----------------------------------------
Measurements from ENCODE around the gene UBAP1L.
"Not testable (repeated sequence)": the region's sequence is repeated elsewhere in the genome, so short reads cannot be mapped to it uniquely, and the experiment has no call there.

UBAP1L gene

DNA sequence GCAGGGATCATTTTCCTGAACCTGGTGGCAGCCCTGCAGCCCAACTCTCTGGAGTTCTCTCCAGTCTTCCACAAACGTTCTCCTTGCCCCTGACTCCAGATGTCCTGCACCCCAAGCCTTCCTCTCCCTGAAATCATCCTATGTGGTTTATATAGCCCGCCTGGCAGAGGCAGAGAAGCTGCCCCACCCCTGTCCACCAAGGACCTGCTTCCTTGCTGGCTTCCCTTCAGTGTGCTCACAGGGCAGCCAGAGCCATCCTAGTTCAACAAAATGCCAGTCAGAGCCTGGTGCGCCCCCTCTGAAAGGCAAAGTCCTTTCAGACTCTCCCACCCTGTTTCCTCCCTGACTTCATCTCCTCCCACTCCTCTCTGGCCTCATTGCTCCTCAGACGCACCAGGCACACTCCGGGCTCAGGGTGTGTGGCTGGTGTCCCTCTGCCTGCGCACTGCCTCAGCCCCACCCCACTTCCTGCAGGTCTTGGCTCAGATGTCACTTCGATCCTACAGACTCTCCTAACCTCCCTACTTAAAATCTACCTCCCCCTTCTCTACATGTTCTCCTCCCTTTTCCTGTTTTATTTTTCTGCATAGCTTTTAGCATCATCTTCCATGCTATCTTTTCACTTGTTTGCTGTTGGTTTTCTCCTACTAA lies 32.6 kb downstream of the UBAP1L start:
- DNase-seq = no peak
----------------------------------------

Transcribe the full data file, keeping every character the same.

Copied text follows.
Measurements from ENCODE around the gene UBAP1L.
"Not testable (repeated sequence)": the region's sequence is repeated elsewhere in the genome, so short reads cannot be mapped to it uniquely, and the experiment has no call there.

UBAP1L gene

DNA sequence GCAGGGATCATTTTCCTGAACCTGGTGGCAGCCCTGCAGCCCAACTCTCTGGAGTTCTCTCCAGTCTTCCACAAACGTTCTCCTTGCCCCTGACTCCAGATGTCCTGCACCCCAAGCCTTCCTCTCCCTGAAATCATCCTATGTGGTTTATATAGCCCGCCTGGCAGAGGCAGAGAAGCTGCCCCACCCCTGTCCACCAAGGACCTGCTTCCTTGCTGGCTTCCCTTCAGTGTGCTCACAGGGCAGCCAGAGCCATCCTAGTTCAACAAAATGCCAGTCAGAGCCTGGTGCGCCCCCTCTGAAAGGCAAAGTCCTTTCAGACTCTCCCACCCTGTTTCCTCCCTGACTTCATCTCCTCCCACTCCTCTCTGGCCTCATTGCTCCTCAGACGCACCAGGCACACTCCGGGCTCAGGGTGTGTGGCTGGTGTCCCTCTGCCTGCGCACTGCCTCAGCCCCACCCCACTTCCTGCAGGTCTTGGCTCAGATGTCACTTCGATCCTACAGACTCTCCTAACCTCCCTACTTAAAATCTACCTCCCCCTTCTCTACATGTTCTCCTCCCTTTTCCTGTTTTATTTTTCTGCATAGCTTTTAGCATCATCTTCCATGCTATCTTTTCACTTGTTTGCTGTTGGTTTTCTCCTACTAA lies 32.6 kb downstream of the UBAP1L start:
- DNase-seq = no peak